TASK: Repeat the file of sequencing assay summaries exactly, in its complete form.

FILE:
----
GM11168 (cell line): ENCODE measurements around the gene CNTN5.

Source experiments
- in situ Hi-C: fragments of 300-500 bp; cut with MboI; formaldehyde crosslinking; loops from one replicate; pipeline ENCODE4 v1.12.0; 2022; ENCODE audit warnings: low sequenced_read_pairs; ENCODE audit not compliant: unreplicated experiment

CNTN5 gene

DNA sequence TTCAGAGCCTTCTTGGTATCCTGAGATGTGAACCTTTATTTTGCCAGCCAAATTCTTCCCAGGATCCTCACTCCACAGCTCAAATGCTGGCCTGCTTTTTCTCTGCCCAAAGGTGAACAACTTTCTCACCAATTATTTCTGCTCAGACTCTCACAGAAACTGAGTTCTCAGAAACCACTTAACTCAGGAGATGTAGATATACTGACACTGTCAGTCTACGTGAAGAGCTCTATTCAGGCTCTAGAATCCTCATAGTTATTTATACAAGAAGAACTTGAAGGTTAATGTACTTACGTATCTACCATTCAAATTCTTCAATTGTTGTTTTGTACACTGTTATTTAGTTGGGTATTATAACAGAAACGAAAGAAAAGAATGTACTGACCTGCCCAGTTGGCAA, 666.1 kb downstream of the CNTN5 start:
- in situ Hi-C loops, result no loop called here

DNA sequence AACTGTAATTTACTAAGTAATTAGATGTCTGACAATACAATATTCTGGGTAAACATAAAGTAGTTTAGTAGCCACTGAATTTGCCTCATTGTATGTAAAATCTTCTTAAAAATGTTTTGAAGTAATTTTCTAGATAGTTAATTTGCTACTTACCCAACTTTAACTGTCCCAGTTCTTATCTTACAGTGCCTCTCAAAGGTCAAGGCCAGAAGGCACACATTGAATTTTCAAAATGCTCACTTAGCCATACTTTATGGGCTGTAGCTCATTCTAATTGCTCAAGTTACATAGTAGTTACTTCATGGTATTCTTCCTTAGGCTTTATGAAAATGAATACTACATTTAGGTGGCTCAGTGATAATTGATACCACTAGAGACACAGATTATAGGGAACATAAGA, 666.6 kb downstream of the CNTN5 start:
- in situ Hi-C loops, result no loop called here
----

GM11168 (cell line): ENCODE measurements around the gene CNTN5.

Source experiments
- in situ Hi-C: fragments of 300-500 bp; cut with MboI; formaldehyde crosslinking; loops from one replicate; pipeline ENCODE4 v1.12.0; 2022; ENCODE audit warnings: low sequenced_read_pairs; ENCODE audit not compliant: unreplicated experiment

CNTN5 gene

DNA sequence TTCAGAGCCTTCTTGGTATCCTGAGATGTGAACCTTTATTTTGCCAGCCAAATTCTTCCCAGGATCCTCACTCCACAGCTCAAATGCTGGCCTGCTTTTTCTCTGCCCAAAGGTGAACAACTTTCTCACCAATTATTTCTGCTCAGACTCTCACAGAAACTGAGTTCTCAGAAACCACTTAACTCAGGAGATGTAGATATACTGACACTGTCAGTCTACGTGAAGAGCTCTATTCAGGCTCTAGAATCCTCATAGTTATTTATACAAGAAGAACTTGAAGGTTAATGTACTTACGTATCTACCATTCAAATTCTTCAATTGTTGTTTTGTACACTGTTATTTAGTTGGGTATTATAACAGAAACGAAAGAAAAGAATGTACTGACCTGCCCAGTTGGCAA, 666.1 kb downstream of the CNTN5 start:
- in situ Hi-C loops, result no loop called here

DNA sequence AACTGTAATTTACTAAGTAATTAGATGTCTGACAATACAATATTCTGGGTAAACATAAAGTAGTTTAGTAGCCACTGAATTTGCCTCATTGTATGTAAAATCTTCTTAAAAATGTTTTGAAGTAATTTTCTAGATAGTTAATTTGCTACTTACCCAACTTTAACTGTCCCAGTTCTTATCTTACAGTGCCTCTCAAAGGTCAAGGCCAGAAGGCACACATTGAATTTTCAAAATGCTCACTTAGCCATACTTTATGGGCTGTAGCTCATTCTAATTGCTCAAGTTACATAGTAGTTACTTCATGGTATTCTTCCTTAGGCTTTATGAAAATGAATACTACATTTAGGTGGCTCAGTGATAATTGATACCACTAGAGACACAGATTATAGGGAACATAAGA, 666.6 kb downstream of the CNTN5 start:
- in situ Hi-C loops, result no loop called here